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8

The Aruch HaShulchan O.C. 207:2 defends and prefers the Mishna Brurah's nusach. The argument for the Mem is that in several places in the Torah we find Nefesh followed by a masculine verb, because when referring to the whole person, of which the Nefesh is a part, then the masculine should be used. Only when refering to the Nefesh distinctly as the part of a ...


4

You find this a lot in older Sefarim. Usually you can find these in the margin closest to the binding - often hidden in the binding. It seems that this was how they differentiate between versions. Like between Pessach, Sukkoth and Shavuoth Machzorim, which use plenty common pages. In the case of the Machzor Rabba, they really used the same text for both ...


3

Pages 506-517 (LI - LXII) at the end of the link discuss the historical evolution of Kaddish and the relevant points vis a vis the "Minhag Ashkenaz" in the siddur. In relation to the possukim after Aleinu, on page 517: (And p84 internal siddur numbering, p93 pdf reader numbering, end of weekday Mincha) it says According to Minhag Ashkenaz, the possukim ...


3

Have a look at page 84 (siddur numbering; page 93 of that pdf file) - the end of weekday Mincha - of the same Siddur, and you shall find your answer: According to Minhag Ashkenaz, the pasukim "כַּכָּתוּב בְּתוֹרָתֶךָ" and "וְנֶאֱמַר" are not considered part of עָלֵינוּ and need not be said, even in a non-Minhag Ashkenaz synagogue. The Psukim should ...


3

You may need to get a better sense of the evolvement of what we currently call "Tachanun" and what Nefilat Apai'im refers to, as they are not the same thing. I'm excerpting various ideas from several articles that were compiled into a single Beurei Hatefilah newsletter. Since this is in PDF. I may have trouble copying and pasting some sections, so I'll ...


3

The ArtScroll RCA siddur (Kol Yaakov) is more clear about it (page 132), specifically saying to keep your head down until יבשו רגע (the end of that paragraph). The ArtScroll Chinuch siddur (Chaim Shlomo) also has the "text on this page" instruction, but there, only the ויאמר דוד paragraph is there. [Yes, i know it's actually a sentence and a paragraph. I ...


3

Rabbi Shmuel Yitzchak Gelbard says this is mentioned some earlier Siddurim such as פראג רע"ט ורע"ו;הנאו שע"ו ועוד. He says it is unclear who established this Minhag, however Sidur R' Shabsi in the Hakdama mentions based on the Tur 56 which mentions that we say V'Ata Yigdal Na since it is similar to Yisgadal therefore we say a Pasuk that is similar to what ...


3

I have seen Nusach Ashkenaz siyum reciters say "Veyatzmach". According to this article, it seems appropriate for everyone to say it. There are 5 types of Kaddish and the one recited at the end of a siyum is the same one recited at a burial. It is called Kaddish Hagadol. The article states: The final type of Kaddish (Kaddish Hagadol) is recited on two ...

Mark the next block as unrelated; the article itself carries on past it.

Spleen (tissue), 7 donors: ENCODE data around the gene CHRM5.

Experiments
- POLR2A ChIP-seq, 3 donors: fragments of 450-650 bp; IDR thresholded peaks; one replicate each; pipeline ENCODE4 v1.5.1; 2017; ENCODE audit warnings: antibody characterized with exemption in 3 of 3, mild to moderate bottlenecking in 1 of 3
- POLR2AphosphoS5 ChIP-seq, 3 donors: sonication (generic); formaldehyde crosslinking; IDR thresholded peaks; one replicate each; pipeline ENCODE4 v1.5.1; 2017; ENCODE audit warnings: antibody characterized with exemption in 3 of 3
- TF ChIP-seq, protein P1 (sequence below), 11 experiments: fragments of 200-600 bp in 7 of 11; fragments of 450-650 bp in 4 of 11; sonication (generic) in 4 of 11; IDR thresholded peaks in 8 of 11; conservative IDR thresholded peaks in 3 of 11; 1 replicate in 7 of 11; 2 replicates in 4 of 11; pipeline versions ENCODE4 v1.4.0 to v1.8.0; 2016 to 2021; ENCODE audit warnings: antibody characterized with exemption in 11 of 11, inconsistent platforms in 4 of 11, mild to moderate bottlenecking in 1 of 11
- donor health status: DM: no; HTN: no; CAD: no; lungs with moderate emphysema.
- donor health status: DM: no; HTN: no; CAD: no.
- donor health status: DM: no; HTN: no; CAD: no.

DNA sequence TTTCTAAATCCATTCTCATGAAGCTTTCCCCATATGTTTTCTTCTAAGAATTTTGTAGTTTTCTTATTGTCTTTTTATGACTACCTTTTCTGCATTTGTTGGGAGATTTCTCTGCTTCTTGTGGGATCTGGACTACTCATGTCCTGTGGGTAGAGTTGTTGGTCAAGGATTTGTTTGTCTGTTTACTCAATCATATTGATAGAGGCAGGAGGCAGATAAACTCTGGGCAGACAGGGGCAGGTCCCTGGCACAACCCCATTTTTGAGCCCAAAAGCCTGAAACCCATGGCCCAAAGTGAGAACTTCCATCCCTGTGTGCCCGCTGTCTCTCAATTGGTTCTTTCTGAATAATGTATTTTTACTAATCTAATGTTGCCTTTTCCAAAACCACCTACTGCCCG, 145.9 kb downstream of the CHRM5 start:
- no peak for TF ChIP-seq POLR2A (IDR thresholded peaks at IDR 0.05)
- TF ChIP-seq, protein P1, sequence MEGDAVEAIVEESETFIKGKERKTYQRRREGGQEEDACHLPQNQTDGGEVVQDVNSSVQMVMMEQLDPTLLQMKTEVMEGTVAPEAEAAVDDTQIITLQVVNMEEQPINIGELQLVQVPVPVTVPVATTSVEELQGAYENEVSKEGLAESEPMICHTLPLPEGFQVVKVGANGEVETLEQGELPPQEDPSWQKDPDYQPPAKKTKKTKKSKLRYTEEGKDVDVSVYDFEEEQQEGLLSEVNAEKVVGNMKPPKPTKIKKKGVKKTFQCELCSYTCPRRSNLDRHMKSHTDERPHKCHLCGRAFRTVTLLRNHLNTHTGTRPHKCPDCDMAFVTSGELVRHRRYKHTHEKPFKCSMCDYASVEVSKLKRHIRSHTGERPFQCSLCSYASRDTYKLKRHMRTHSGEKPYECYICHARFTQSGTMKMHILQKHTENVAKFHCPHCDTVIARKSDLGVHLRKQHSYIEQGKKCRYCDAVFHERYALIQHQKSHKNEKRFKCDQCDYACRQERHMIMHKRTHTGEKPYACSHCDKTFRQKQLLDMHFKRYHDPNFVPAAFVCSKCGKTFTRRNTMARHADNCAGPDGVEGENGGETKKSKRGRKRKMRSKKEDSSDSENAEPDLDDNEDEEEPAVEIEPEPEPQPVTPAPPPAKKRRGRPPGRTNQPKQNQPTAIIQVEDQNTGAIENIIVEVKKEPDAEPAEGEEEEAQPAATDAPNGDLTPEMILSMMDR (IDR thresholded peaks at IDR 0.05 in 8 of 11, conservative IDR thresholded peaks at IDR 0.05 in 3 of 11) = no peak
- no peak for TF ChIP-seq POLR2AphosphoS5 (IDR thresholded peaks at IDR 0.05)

2

I have been to many (Nusach Ashkenaz) siyums, and have never heard the person say "VaYitzmach..." The siyums that I have been to include by alumnus of YU, Chofetz Chayim, and Lakewood. All are predominantly Nusach Ashkenaz. I wonder if it is because you are in Eretz Yisrael where Nusach Sefarad is common that you have seen this written. The Koren Talmud ...


2

Nusach Sfard, Eidot Hamizrach, and also the Israeli Nusach Ashkenaz include a second barchu both at Shacharit and Maariv. In Nusach Sfard (and Eidot Hamizrach), it is said after the kaddish right before Aleinu. In Nusach Ashkenaz it is said at the very end of davening, after the final kaddish. Source: i've gone to shuls of all 3 nuschaot. As for why no ...


1

The new Oz Vehadar gemorahs put these words in brackets.


1

(I'm french) the siddur used by west european ashkenazi communities here in France is called Sha'arei Tefila. It is similar to the Rodelheim one with french annotations and few asaltian customs. It has been made by an alsatian rav called Rav Yoseph Bloch in 1924 and is still in use and regularly republished (last by Biblieurope ed. in 2013). The other french ...


1

Apparently this is one of the times that nusach sfard is correct in keeping the original minhag. The Ramma 581 siff one says to blow shofar in the erev. The Mishna Berurah when tagging on the minhag to say lidovid mentions that erev is after mincha. The Chayei Adam and Aruch Hashulchan say the same. The Igros Moshe in O'ch part 4 siman 21 ois 5 explains the ...


1

Also, GGBH (Golders Green Beis Hamedrash, also known as Munks) say most piyutim from the polin version of the roedolheim yotzros. Hendon Asas Yisroel say the piyutim that are in Chazoras HaShatz but not in Birkas Kriyas Shma.


1

I haven't been able to locate a definitive source as to why many Nusach Ashkenaz machzorim seem to use the Nusach Sefard version on Rosh Hashannah / Yom Kippur. Art Scroll and Birnbaum does this, also, BTW. (@Noach Mi FRANKFURT- and you're not using Birnbaum??? Ah Shandeh :-) :-) See the link @Gershon Gold referred to and view the answer, there, that refers ...


1

The best Nusach Asheknaz siddur is AndDaven https://play.google.com/store/apps/details?id=com.saraandshmuel.anddaaven&hl=en Tfilon (mentioned above) is not proper Nusach Ashkenaz. For example Psukei D'Zimra has some definite Nusach Sefarad text. For example Yishtabach is not Nusash Ashkenaz.


1

Nusach ashkenaz in artscroll is slightly misleading. 'Nusach ashkenaz' implies the german nusach when really it's minhag polin/lita. So the ashkenaz of artscroll is according to the litvish custom. If you find a siddur that's published in germany or hungary and says "nusach ashkenaz" it will be slightly different



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